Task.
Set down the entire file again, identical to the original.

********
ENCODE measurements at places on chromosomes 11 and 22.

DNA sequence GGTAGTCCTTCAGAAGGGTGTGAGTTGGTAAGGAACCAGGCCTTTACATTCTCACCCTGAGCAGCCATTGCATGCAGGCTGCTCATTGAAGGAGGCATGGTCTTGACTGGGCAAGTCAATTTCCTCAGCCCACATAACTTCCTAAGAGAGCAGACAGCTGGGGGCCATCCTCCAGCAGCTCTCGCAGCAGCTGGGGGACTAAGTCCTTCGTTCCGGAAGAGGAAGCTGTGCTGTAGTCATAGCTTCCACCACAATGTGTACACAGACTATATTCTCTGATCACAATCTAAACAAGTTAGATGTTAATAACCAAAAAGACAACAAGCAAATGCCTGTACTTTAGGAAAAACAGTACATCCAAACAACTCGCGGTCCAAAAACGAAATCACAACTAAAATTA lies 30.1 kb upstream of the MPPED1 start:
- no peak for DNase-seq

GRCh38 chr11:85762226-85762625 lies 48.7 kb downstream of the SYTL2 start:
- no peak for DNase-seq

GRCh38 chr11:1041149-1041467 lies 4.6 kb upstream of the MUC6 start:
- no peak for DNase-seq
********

ENCODE measurements at places on chromosomes 11 and 22.

DNA sequence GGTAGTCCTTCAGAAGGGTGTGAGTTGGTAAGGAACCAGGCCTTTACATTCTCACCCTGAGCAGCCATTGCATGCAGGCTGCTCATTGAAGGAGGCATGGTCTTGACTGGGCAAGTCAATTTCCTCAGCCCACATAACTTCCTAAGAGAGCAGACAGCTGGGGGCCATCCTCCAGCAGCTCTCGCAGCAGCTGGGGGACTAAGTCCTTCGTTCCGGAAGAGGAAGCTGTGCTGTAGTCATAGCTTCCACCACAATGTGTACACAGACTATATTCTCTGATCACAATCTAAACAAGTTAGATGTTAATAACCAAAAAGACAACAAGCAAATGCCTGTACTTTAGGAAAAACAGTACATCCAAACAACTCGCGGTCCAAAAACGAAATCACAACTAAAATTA lies 30.1 kb upstream of the MPPED1 start:
- no peak for DNase-seq

GRCh38 chr11:85762226-85762625 lies 48.7 kb downstream of the SYTL2 start:
- no peak for DNase-seq

GRCh38 chr11:1041149-1041467 lies 4.6 kb upstream of the MUC6 start:
- no peak for DNase-seq